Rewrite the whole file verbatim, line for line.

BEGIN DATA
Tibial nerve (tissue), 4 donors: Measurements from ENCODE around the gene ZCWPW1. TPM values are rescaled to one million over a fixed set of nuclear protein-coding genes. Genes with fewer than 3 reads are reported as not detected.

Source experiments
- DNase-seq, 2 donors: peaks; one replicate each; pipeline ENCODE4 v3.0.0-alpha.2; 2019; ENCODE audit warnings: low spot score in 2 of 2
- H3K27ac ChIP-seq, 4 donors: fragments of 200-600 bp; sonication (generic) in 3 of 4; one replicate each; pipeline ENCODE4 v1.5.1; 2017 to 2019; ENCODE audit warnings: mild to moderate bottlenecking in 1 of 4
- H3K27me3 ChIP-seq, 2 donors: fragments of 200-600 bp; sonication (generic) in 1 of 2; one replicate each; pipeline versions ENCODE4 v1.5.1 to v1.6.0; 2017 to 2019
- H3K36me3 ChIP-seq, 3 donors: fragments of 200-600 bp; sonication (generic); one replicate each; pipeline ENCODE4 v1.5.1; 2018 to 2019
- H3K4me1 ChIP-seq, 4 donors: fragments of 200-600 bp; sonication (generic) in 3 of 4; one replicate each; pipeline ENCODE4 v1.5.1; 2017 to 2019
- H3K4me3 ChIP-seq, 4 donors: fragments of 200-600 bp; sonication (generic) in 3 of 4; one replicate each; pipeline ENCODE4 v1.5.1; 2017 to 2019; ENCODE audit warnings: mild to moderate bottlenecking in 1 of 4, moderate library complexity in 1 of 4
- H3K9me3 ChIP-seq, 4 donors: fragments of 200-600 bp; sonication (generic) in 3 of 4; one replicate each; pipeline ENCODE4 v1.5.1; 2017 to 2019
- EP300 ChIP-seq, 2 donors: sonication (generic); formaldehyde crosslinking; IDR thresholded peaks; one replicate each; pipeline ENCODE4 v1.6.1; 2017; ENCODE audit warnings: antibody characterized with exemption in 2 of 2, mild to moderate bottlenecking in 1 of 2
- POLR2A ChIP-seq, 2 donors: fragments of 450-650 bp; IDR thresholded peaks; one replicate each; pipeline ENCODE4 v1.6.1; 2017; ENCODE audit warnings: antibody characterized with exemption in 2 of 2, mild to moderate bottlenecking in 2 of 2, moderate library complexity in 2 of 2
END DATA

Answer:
Tibial nerve (tissue), 4 donors: Measurements from ENCODE around the gene ZCWPW1. TPM values are rescaled to one million over a fixed set of nuclear protein-coding genes. Genes with fewer than 3 reads are reported as not detected.

Source experiments
- DNase-seq, 2 donors: peaks; one replicate each; pipeline ENCODE4 v3.0.0-alpha.2; 2019; ENCODE audit warnings: low spot score in 2 of 2
- H3K27ac ChIP-seq, 4 donors: fragments of 200-600 bp; sonication (generic) in 3 of 4; one replicate each; pipeline ENCODE4 v1.5.1; 2017 to 2019; ENCODE audit warnings: mild to moderate bottlenecking in 1 of 4
- H3K27me3 ChIP-seq, 2 donors: fragments of 200-600 bp; sonication (generic) in 1 of 2; one replicate each; pipeline versions ENCODE4 v1.5.1 to v1.6.0; 2017 to 2019
- H3K36me3 ChIP-seq, 3 donors: fragments of 200-600 bp; sonication (generic); one replicate each; pipeline ENCODE4 v1.5.1; 2018 to 2019
- H3K4me1 ChIP-seq, 4 donors: fragments of 200-600 bp; sonication (generic) in 3 of 4; one replicate each; pipeline ENCODE4 v1.5.1; 2017 to 2019
- H3K4me3 ChIP-seq, 4 donors: fragments of 200-600 bp; sonication (generic) in 3 of 4; one replicate each; pipeline ENCODE4 v1.5.1; 2017 to 2019; ENCODE audit warnings: mild to moderate bottlenecking in 1 of 4, moderate library complexity in 1 of 4
- H3K9me3 ChIP-seq, 4 donors: fragments of 200-600 bp; sonication (generic) in 3 of 4; one replicate each; pipeline ENCODE4 v1.5.1; 2017 to 2019
- EP300 ChIP-seq, 2 donors: sonication (generic); formaldehyde crosslinking; IDR thresholded peaks; one replicate each; pipeline ENCODE4 v1.6.1; 2017; ENCODE audit warnings: antibody characterized with exemption in 2 of 2, mild to moderate bottlenecking in 1 of 2
- POLR2A ChIP-seq, 2 donors: fragments of 450-650 bp; IDR thresholded peaks; one replicate each; pipeline ENCODE4 v1.6.1; 2017; ENCODE audit warnings: antibody characterized with exemption in 2 of 2, mild to moderate bottlenecking in 2 of 2, moderate library complexity in 2 of 2